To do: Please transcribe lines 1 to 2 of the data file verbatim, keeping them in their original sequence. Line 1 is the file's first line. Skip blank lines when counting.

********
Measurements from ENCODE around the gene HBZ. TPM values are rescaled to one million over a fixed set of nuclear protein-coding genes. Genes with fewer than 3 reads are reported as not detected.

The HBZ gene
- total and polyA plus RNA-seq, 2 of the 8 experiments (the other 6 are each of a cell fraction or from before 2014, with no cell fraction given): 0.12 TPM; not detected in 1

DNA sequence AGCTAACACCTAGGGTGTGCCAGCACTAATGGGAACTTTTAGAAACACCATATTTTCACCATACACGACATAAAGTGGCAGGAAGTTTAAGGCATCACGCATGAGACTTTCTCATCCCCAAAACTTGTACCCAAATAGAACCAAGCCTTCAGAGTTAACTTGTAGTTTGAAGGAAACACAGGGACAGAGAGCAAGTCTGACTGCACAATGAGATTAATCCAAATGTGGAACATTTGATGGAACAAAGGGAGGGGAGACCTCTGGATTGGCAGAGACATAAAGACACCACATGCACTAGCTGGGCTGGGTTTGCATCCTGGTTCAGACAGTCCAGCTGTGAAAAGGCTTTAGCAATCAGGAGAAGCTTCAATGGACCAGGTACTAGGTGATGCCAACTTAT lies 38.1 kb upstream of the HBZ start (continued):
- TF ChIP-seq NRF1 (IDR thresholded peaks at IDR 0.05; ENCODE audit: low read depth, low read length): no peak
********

Measurements from ENCODE around the gene HBZ. TPM values are rescaled to one million over a fixed set of nuclear protein-coding genes. Genes with fewer than 3 reads are reported as not detected.

The HBZ gene